So, that’s what I’ve been up to recently. I’ve got my new Canon Rebel T5 and I’ve been zooming around Saint John taking shots of pretty much everything. I love the way the DSLR can get you so much closer than the iPhone, which is what I’ve been taking all my photos on. I thought I’d share a few spring shots with you today.
I hope you all have a fantastic long weekend and enjoy the sunshine while it’s here!
Driven by a passion for adventure, photography, food and culture, Nicole Boutilier and Colby Veinotte started Explore the East as a way to share their adventures and highlight lesser known areas of the Maritimes. They love to collaborate with other East Coast adventurers and they seek to prove that the Maritimes has just as stunning landscapes as any other part of the country. They were happy to participate in our Share Your Maritime Love project and I’m so happy to have them here. Here’s what they had to say:
Do you live in the Maritimes? Where do you call home?
Nicole – I was born and raised in a small rural community in Cape Breton called Gardiner Mines. I moved to Dartmouth to study photography at the NSCC Waterfront campus for 2 years but made my way back to the Cape shortly after graduating and I’ve been here since.
Colby – Mahone Bay will always be my home, though I currently live in Halifax.
What do you love most about life in the Maritimes?
Nicole – I love just about every aspect of life in the Maritimes. Of course the obvious… the incredibly breathtaking landscape and unspoiled natural beauty. It doesn’t matter where you are in the Maritimes you are only minutes away from the ocean, mountains or all the awesome things in between. As a photographer I couldn’t possibly dream up a more beautiful place to call home. I also love the people, I dare say you will not find kinder, caring or more generous people then Maritimers. It’s a place where your neighbour will always let you borrow a cup of sugar or lend a helping hand. Our laid-back and relaxed atmosphere combined with our great sense of community is incomparable to any place I’ve ever been. And lastly I love all the fascinating history that we hold in every Maritime province, I never get tired of learning about our heritage and culture.
Colby – It’s hard to narrow it down to just one answer. First off I’d have to say the cuisine. Growing up with farmers and fisherman in the family makes it so easy to appreciate the food that ends up on our tables. Second, the scenery of the Maritimes. From the highlands of Cape Breton to the world’s highest tides of Fundy. It’s only a few hours of driving to see some of the most diverse landscapes. Most of all I love the people and the culture. I’ve never met anyone as friendly as someone from the Maritimes. Every person is as friendly as the next.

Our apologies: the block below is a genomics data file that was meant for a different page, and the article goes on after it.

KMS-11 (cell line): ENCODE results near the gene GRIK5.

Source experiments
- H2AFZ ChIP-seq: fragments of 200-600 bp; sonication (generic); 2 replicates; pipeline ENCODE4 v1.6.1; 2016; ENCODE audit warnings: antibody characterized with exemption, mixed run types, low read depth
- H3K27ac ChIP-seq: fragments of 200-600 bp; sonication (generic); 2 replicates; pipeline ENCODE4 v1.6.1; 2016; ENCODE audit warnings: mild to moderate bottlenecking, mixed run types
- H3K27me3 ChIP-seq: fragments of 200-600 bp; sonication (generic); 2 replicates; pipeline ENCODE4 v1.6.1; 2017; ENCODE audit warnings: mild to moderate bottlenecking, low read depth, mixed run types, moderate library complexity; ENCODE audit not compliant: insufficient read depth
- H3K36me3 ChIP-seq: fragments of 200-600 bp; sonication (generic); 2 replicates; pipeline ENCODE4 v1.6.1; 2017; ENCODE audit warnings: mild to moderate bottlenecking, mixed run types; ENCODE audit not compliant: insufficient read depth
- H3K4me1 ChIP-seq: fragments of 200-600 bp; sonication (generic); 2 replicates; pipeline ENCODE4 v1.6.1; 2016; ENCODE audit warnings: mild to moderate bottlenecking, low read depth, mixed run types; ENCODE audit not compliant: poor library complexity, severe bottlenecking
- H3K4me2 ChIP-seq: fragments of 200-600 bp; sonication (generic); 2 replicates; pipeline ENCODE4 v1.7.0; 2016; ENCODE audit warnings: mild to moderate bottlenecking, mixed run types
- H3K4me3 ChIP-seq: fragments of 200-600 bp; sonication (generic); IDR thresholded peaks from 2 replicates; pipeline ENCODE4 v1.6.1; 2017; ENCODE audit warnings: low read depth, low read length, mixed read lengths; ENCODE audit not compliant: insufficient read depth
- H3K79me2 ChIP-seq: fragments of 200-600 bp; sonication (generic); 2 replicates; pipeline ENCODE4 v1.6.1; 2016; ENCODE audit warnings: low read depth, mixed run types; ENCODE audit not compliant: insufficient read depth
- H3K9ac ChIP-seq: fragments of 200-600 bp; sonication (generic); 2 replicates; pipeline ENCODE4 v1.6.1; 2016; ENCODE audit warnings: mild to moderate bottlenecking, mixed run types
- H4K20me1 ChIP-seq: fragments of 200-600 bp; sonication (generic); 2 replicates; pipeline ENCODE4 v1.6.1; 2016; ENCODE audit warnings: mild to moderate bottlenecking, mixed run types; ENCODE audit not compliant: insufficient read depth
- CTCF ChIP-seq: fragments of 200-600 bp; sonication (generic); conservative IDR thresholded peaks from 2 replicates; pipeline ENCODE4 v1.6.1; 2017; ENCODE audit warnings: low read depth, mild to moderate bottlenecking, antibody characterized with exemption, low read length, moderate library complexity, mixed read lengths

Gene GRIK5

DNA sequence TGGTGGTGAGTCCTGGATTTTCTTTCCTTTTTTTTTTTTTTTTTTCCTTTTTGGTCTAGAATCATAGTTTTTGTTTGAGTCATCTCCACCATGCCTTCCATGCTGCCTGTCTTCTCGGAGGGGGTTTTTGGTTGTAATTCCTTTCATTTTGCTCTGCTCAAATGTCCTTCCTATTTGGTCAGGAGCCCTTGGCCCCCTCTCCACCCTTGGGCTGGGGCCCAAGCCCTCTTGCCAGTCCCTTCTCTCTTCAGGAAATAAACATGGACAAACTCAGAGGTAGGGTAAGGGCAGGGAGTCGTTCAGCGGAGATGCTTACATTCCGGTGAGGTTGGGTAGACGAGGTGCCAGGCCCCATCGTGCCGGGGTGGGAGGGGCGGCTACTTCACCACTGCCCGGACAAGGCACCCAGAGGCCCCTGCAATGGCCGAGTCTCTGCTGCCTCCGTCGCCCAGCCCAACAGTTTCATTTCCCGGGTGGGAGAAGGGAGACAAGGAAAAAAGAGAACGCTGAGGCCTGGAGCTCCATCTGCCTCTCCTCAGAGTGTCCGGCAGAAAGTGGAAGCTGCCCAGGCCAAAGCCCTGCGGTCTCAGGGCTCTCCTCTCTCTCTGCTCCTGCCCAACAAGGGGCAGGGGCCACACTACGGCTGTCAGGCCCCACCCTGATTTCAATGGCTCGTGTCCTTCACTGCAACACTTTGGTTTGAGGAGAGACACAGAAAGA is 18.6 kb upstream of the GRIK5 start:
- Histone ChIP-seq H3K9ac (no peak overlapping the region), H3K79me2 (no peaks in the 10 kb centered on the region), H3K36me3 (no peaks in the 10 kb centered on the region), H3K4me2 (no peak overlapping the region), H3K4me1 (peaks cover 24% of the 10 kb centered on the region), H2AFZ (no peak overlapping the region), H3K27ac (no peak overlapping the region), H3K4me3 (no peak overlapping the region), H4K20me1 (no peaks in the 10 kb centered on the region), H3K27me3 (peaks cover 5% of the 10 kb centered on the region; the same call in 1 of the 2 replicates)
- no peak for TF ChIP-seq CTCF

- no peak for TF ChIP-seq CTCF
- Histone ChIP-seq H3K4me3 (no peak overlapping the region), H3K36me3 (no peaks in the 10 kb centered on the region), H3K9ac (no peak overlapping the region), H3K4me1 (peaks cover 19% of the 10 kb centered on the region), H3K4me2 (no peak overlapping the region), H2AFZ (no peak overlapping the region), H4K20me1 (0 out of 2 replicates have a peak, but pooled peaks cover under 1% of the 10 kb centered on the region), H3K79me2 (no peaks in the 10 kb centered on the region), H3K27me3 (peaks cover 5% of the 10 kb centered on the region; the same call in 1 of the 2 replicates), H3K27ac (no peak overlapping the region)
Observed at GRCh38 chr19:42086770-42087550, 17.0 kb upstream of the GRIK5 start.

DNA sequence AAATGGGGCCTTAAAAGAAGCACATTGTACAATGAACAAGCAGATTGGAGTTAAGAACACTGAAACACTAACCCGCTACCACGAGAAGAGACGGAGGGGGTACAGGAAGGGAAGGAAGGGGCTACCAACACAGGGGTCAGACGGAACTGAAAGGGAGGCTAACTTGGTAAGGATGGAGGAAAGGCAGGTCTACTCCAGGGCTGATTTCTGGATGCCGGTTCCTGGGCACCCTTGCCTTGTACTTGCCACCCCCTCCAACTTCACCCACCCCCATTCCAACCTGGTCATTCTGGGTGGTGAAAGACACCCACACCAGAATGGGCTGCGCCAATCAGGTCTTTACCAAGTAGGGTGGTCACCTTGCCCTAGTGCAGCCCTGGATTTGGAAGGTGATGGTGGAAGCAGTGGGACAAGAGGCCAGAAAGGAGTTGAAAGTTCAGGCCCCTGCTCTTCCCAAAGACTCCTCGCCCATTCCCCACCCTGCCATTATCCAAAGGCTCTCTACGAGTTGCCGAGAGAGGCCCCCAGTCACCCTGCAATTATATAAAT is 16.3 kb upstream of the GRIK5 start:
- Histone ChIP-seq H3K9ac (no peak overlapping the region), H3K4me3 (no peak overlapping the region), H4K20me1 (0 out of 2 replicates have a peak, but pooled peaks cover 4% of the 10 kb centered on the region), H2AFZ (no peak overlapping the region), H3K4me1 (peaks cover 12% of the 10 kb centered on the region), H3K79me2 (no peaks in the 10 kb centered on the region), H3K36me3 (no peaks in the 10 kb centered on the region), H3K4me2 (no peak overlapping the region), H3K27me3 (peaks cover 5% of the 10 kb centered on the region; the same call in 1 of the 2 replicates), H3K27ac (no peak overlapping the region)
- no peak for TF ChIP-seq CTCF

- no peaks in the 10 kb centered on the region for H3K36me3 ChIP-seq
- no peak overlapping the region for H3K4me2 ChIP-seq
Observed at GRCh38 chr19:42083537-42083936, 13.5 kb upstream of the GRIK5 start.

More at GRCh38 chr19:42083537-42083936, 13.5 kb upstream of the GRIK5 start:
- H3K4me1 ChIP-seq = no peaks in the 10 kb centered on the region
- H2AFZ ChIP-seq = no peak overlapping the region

What do you find most challenging about living/doing business here?
Nicole – Being from Cape Breton, there are definitely some obstacles that make growing a successful business and life here more difficult. It’s unfortunate but the population is steadily on the decline and we have the obvious economic struggles. Last year, Cape Breton had the biggest loss in population over any other region in the country. I’ve seen half of my family move to other parts of Canada to find employment, and it always breaks my heart to see people leave this beautiful place. Personally I feel like many Maritimers are stuck in their ways, not too keen on taking risks or change. I believe the open-minded creative people are what’s keeping this island and other parts of the Maritimes going strong. We need more people who are willing to do whatever it takes to make living here long-term possible. I love seeing people going out on a limb and starting a new business. During a time when the economy is struggling it’s so rad to see people taking a risk and following their dreams. It would be great to see more people supporting our local businesses. Even if it means stopping by a little cafe for your morning coffee over Tim Hortons every now and then. Two of my biggest passions are photography, exploring and promoting the Maritimes. That is why Colby and I started Explore the East, we want to share how incredible this place is. We want to showcase not only the cool scenic places but also the small businesses that make this part of the country so special. If you are dedicated and willing to put in the extra work anything is possible. As Maritimers we don’t give up easily.
Colby – One of the toughest things I find is the old-fashioned mind set people have. People being set on their ways of thinking and not accepting change. I also find that far too many people seem to give up and make the move out west for work. There is much that one can accomplish here with the will to work for it. Especially with all the modern day resources available such as a myriad of social media platforms. Communicating and networking has never been so easy as it is today.